The Piscataway Township Schools serves students with its high school, four schools that educate students in kindergarten through third grade, two intermediate schools serving grades 4–5, and three middle schools for students in grades six, seven, and eight. Schools in the district (with 2010–11 enrollment data from the National Center for Education Statistics) are the four elementary schools—Eisenhower Elementary School (grades K–3; 533 students), Grandview Elementary School (Pre-K–3; 732), Knollwood Elementary School (K–3; 515) and Randolphville Elementary School (K–3; 553)—both Arbor Intermediate School (536) and Martin Luther King Intermediate School (503) for grades 4 and 5, three middle schools for grades 6–8—Conackamack Middle School (454), Quibbletown Middle School (566) and Theodore Schor Middle School (565)—and Piscataway Township High School with 2,226 students in grades 9–12.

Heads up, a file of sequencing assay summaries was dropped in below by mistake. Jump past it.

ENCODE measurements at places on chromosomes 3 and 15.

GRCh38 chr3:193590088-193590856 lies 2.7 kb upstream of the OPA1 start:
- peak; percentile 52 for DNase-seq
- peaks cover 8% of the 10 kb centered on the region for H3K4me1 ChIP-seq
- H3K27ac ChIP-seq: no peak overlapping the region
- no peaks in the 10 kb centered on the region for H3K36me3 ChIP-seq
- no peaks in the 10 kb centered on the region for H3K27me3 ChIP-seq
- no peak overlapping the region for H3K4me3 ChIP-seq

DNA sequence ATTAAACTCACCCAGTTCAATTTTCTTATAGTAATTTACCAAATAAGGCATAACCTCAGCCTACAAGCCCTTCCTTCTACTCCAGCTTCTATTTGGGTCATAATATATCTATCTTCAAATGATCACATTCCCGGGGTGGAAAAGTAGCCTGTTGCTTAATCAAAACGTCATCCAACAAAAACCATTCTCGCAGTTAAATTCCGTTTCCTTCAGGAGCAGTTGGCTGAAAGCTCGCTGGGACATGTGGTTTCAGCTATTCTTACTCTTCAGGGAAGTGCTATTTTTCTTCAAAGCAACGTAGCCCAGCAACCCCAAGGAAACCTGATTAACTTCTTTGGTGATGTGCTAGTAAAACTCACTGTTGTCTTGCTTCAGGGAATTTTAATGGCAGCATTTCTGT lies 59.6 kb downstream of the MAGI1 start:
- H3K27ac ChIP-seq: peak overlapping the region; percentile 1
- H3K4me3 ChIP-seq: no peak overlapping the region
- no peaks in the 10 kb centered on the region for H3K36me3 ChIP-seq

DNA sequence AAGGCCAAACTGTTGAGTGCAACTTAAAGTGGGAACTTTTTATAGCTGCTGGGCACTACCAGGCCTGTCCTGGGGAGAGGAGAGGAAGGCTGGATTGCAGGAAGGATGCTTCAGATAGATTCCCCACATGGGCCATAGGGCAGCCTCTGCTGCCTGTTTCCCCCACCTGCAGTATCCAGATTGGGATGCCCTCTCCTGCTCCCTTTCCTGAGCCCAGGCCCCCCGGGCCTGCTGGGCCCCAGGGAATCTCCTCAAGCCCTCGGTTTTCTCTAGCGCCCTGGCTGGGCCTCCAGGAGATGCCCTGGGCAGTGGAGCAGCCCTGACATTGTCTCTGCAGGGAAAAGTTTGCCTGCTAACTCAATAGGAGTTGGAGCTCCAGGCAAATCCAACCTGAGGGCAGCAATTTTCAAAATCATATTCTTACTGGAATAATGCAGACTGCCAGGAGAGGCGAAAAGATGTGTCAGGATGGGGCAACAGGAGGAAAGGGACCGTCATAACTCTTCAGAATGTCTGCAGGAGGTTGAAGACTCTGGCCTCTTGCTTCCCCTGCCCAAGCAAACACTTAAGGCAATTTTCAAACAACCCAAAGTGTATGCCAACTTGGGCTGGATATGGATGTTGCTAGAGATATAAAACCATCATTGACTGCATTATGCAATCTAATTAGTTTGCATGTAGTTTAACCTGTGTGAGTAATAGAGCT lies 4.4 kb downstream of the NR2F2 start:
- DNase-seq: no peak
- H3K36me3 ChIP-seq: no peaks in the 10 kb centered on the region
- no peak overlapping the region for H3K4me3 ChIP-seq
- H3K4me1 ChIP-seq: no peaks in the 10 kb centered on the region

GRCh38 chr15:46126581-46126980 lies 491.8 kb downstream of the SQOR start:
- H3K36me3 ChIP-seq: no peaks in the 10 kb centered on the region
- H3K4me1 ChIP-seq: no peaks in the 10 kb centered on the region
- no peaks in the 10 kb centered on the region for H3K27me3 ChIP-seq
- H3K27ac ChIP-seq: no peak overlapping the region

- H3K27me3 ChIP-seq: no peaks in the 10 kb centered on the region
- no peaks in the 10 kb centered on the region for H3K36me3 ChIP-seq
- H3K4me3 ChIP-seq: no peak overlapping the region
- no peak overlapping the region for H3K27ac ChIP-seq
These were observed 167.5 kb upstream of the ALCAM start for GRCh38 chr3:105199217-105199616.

Middlesex County schools
Nu-View Academy Piscataway Campus, 1 Park Avenue – Programs for students with symptoms of; Depression, ADHD, Conduct Disorder, Thought Disorder, or Anxiety Disorder.
The township had a total of 206.70 miles (332.65 km) of roadways, of which 181.68 miles (292.39 km) are maintained by the municipality, 18.94 miles (30.48 km) by Middlesex County and 6.08 miles (9.78 km) by the New Jersey Department of Transportation.
Piscataway is served by a number of roads. County roads include CR 501 (along the border with South Plainfield), CR 514 and CR 529. Route 18 currently ends at Hoes Lane, with plans to extend to Interstate 287. Interstate 287 passes through the center of the township for about 4 miles.
Louis Brown Athletic Center is the home of the Rutgers University men's and women's basketball teams. The venue was originally named the Rutgers Athletic Center, and is still referred to as the RAC by many.